Hole drilling is the most common operation performed on a vertical machining center. When this operation involves drilling deep holes, it becomes one of the most challenging. However, there are very effective ways to meet this challenge.
The goal is to produce these holes accurately, repeatably and with superior surface finish—and to do so economically.
The most important ingredient in successful deep-hole drilling is understanding. You have to understand what happens inside the hole as it is being drilled and how this knowledge guides your choice of the most effective techniques.
The Dynamics Of Deep-Hole Drilling
Strategies for deep-hole drilling address three primary issues: evacuating chips without damaging the surface finish, delivering coolant to keep the drill and workpiece material cool, and minimizing cycle time. Other important factors include accuracy, repeatability and surface finish.
Typically, a deep hole is defined by the ratio of the diameter to depth. Usually a ratio of 5:1 or greater is considered deep-hole drilling. For example, a 5-inch deep by 1-inch diameter hole is considered deep, as is a 0.125-inch diameter hole that is 1 inch deep.
Chips must be small enough to move up the tool’s flutes and out of the way. Long, stringy chips can damage surface finish and cause premature tool wear or breakage. Coolant has to get to the tool tip to keep the tool and workpiece cool, as well as force chips out of the hole. A rigid machine tool with good damping characteristics and low spindle runout is required to hit targets for accuracy, repeatability and surface finish. Of course, the right drill geometry will make deep-hole drilling operations much more efficient.
Controlling Chip Size And Shape
Some materials form very small chips that flow out through the flutes easily. Other materials form chips that are long and stringy. One approach to controlling chip size and shape is the use of special machining cycles. Deep-hole cycles and peck drilling cycles are used to break chips so that they are small enough to flow up through the flutes on the tool without causing damage to the surface or promoting premature tool wear.
Generally, there are two types of deep-hole cycles. One uses equal pecking depths to reach the final depth. The other uses variable pecking depths, wherein each peck is followed by pecks of successively shorter increments.
Most machine tool controls offer deep-hole drilling cycles, which feed the drill into the material a specified distance, pull the tool all the way out of the hole and then feed it back into the hole. With this kind of deep-hole cycle, chips may fall into the hole when the drill pulls out and flood coolant washes in. This condition is especially likely to occur when cutting steel. When the tool feeds in again, it will hit any chips at the bottom of the hole. Chips encountered by the tool start spinning, forcing the pressure of the tool to cut or melt its way through the chip. On a manual mill, the operator would feel the chip spinning and would stop drilling to blow out the hole and clear stray chips. However, these drill cycles can be programmed to stop just above the last peck to avoid this situation.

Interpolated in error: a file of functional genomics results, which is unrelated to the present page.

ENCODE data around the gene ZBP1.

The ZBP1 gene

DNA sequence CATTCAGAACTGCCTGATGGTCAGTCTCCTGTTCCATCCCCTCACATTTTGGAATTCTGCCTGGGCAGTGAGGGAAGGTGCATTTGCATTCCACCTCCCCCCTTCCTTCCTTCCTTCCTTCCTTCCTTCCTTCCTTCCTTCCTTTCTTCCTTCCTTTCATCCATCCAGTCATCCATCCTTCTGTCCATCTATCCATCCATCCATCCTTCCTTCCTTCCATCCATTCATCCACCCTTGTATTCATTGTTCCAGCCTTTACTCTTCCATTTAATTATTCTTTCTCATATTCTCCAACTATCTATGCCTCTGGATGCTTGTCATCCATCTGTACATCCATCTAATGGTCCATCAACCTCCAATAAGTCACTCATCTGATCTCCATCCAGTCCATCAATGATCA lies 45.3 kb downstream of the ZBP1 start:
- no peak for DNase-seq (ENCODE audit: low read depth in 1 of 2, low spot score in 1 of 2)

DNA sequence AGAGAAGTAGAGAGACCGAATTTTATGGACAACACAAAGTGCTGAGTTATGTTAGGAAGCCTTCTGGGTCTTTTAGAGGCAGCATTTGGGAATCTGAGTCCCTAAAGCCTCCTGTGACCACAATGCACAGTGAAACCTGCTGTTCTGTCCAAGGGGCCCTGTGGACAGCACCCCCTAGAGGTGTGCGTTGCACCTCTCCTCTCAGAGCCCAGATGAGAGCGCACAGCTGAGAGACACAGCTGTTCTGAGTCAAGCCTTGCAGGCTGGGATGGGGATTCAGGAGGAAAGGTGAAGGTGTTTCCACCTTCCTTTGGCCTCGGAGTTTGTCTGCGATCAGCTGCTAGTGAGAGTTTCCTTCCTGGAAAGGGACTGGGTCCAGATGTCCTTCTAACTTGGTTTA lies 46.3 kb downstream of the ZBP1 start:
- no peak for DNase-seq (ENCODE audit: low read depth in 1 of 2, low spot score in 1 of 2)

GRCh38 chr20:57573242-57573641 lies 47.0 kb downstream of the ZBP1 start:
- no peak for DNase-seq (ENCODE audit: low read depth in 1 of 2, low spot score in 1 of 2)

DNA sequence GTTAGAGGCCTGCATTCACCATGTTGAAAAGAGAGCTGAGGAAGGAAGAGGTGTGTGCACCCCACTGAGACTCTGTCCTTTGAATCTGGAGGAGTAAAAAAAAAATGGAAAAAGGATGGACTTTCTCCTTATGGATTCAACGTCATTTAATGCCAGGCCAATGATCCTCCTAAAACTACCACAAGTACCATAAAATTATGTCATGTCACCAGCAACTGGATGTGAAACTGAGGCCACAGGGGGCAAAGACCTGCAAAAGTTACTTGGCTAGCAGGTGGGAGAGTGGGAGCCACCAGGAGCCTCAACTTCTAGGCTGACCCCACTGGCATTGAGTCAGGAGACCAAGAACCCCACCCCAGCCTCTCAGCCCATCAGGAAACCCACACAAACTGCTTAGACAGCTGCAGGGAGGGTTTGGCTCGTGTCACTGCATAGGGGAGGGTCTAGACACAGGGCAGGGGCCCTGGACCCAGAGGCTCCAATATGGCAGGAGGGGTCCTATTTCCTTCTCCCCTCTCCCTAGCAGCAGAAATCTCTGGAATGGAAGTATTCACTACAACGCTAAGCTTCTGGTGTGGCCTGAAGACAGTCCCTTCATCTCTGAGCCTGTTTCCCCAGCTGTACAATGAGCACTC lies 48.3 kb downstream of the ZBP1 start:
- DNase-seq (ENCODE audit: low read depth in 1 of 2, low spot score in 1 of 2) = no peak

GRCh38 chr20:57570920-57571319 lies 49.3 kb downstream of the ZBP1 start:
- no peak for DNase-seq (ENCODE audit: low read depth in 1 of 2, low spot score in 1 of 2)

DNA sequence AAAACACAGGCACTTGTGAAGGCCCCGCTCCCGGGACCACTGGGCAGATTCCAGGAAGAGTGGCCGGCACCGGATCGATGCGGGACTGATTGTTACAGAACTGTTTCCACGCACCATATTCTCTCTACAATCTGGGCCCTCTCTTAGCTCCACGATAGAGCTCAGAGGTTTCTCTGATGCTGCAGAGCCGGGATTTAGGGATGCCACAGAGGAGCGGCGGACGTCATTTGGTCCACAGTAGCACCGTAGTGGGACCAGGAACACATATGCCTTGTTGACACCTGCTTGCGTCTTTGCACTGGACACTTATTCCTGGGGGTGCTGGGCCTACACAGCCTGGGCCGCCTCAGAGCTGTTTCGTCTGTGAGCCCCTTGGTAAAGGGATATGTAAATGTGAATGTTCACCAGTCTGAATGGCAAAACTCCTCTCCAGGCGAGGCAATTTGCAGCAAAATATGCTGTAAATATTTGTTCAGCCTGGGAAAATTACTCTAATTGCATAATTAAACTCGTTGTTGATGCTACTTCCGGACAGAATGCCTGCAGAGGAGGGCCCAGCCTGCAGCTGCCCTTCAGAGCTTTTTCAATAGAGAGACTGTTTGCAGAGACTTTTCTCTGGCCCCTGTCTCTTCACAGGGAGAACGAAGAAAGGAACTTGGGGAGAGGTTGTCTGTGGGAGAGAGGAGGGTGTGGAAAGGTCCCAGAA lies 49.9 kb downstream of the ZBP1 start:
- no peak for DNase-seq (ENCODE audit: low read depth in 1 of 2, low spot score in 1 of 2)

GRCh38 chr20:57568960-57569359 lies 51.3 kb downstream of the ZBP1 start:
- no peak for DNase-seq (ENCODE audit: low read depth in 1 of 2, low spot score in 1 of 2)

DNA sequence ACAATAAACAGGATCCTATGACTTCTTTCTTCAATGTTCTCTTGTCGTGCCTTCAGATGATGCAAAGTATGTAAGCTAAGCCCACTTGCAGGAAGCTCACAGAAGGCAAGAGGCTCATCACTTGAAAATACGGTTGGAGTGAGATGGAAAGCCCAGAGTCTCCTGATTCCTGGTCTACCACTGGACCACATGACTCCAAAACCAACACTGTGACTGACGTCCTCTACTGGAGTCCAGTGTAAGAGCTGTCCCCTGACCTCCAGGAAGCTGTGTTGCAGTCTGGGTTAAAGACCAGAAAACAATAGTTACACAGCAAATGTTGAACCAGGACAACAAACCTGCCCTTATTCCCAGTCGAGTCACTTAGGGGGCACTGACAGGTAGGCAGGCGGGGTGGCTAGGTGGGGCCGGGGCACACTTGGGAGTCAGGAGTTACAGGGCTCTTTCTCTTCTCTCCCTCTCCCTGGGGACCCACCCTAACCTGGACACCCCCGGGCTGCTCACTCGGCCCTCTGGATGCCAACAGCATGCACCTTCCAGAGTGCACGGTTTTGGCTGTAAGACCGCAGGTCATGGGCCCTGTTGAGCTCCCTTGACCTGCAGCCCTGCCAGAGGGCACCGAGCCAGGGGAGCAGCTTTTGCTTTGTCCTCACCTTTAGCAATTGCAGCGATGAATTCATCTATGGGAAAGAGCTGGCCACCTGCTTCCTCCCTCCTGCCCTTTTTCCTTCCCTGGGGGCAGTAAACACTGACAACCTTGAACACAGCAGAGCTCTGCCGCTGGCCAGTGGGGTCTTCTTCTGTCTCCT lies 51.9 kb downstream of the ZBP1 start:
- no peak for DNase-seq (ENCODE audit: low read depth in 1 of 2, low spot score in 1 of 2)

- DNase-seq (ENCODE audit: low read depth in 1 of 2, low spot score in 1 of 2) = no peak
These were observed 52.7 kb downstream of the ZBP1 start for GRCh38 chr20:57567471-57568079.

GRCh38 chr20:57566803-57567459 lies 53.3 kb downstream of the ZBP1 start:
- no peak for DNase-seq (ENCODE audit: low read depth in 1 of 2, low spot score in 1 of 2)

An example of a variable peck cycle is one starting with a 1.00-inch peck. The next peck would only go 0.50 inch deeper, followed by one 0.25 inch deeper, with the last peck going only 0.05 inch deeper than the previous peck. As the drill goes deeper into the hole, the decreasing peck depths help eliminate chip impaction around the tool. The deeper in the hole that the drill gets, the more difficult it is for coolant to get to it, so pecks are used both to evacuate chips and get more coolant to the tool tip.
The ability to write special cycles with the machine tool control enables routines to be captured and, as with a fixed cycle, executed automatically whenever a new position is written into the program. (Such a subroutine feature is found on the Fadal control unit, for example.)
Peck drilling, although not solely a deep hole cycle, is used to break chips by withdrawing the tool only a small distance after each peck, eliminating the problem of chips falling back into the hole. The length of the peck determines the chip length, eliminating chips that wind around the tool and are commonly called angel hair. These chips cause coolant to dribble down the hole only to be thrown off and out by the drill, thus allowing heat to build up in the drill and cause excessive tool wear. Ultimately, this condition can lead to catastrophic tool failure. The disadvantage of deep-hole and peck cycles is that they take longer to finish each hole. It takes time for the tool to feed down, rapid out of the hole, rapid back and feed down again. Multiply the time for a peck cycle by the number of holes to be drilled, and the delay adds up. Even if total time per hole is increased by just seconds, hole drilling efficiency is diminished. On long production runs, these inefficiencies can be a serious issue.
Getting Coolant To The Bottom Of The Hole
Strategies for avoiding problems during deep-hole drilling operations include different types of coolant delivery. Three types of coolant systems are common to VMCs: flood coolant, low-pressure through-spindle coolant and high-pressure through-spindle coolant. With flood coolant, less and less coolant reaches the tool tip the deeper the drill penetrates the workpiece. Eventually, no coolant can get to the bottom, and machining occurs dry. As a result, chips become impacted in the flutes of the tool even though coolant is visibly flowing over the top of the hole. In fact, the hole ends up being dry cut, while the tool heats up and is subjected to premature wear or breakage.
Heat from the drill may also work harden or “heat treat” the workpiece in the vicinity of the hole. Friction from the drill heats the workpiece, and when coolant finally reaches the heated material, the coolant quenches it. On the subsequent peck, the drill encounters the hardened material, causing excessive tool wear or a broken tool and damaged part.